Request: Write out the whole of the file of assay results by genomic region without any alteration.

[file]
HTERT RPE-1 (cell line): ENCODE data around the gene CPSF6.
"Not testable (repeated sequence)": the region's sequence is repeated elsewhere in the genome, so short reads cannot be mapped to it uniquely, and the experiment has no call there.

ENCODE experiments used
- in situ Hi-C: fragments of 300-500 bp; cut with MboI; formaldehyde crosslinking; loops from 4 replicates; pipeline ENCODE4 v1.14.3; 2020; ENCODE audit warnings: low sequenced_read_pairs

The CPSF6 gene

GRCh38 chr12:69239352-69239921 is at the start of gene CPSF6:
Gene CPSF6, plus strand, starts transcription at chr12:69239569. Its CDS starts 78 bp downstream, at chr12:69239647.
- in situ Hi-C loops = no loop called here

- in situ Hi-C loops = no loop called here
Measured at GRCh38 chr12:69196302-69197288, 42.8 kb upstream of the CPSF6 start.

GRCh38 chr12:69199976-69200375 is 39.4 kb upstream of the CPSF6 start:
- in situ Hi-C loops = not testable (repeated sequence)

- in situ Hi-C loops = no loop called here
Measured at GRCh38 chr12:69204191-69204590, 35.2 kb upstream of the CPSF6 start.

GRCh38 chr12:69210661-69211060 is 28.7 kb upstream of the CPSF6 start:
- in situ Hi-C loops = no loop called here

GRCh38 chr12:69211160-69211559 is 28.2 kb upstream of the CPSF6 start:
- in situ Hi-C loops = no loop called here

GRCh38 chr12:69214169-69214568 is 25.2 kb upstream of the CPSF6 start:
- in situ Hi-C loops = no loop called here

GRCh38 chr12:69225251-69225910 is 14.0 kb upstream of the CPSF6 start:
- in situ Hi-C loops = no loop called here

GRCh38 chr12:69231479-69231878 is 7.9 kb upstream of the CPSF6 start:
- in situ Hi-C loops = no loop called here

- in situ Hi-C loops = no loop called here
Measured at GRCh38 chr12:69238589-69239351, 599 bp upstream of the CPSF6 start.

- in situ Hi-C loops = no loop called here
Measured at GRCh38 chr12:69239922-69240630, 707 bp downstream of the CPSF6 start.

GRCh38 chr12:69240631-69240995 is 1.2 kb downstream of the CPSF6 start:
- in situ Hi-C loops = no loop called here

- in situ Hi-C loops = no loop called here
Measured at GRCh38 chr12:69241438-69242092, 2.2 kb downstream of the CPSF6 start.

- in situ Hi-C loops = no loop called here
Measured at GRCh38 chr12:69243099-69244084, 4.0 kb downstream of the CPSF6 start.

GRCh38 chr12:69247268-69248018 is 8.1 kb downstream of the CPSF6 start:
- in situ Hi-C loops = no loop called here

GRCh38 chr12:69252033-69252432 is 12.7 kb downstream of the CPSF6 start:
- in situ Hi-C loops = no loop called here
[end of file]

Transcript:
HTERT RPE-1 (cell line): ENCODE data around the gene CPSF6.
"Not testable (repeated sequence)": the region's sequence is repeated elsewhere in the genome, so short reads cannot be mapped to it uniquely, and the experiment has no call there.

ENCODE experiments used
- in situ Hi-C: fragments of 300-500 bp; cut with MboI; formaldehyde crosslinking; loops from 4 replicates; pipeline ENCODE4 v1.14.3; 2020; ENCODE audit warnings: low sequenced_read_pairs

The CPSF6 gene

GRCh38 chr12:69239352-69239921 is at the start of gene CPSF6:
Gene CPSF6, plus strand, starts transcription at chr12:69239569. Its CDS starts 78 bp downstream, at chr12:69239647.
- in situ Hi-C loops = no loop called here

- in situ Hi-C loops = no loop called here
Measured at GRCh38 chr12:69196302-69197288, 42.8 kb upstream of the CPSF6 start.

GRCh38 chr12:69199976-69200375 is 39.4 kb upstream of the CPSF6 start:
- in situ Hi-C loops = not testable (repeated sequence)

- in situ Hi-C loops = no loop called here
Measured at GRCh38 chr12:69204191-69204590, 35.2 kb upstream of the CPSF6 start.

GRCh38 chr12:69210661-69211060 is 28.7 kb upstream of the CPSF6 start:
- in situ Hi-C loops = no loop called here

GRCh38 chr12:69211160-69211559 is 28.2 kb upstream of the CPSF6 start:
- in situ Hi-C loops = no loop called here

GRCh38 chr12:69214169-69214568 is 25.2 kb upstream of the CPSF6 start:
- in situ Hi-C loops = no loop called here

GRCh38 chr12:69225251-69225910 is 14.0 kb upstream of the CPSF6 start:
- in situ Hi-C loops = no loop called here

GRCh38 chr12:69231479-69231878 is 7.9 kb upstream of the CPSF6 start:
- in situ Hi-C loops = no loop called here

- in situ Hi-C loops = no loop called here
Measured at GRCh38 chr12:69238589-69239351, 599 bp upstream of the CPSF6 start.

- in situ Hi-C loops = no loop called here
Measured at GRCh38 chr12:69239922-69240630, 707 bp downstream of the CPSF6 start.

GRCh38 chr12:69240631-69240995 is 1.2 kb downstream of the CPSF6 start:
- in situ Hi-C loops = no loop called here

- in situ Hi-C loops = no loop called here
Measured at GRCh38 chr12:69241438-69242092, 2.2 kb downstream of the CPSF6 start.

- in situ Hi-C loops = no loop called here
Measured at GRCh38 chr12:69243099-69244084, 4.0 kb downstream of the CPSF6 start.

GRCh38 chr12:69247268-69248018 is 8.1 kb downstream of the CPSF6 start:
- in situ Hi-C loops = no loop called here

GRCh38 chr12:69252033-69252432 is 12.7 kb downstream of the CPSF6 start:
- in situ Hi-C loops = no loop called here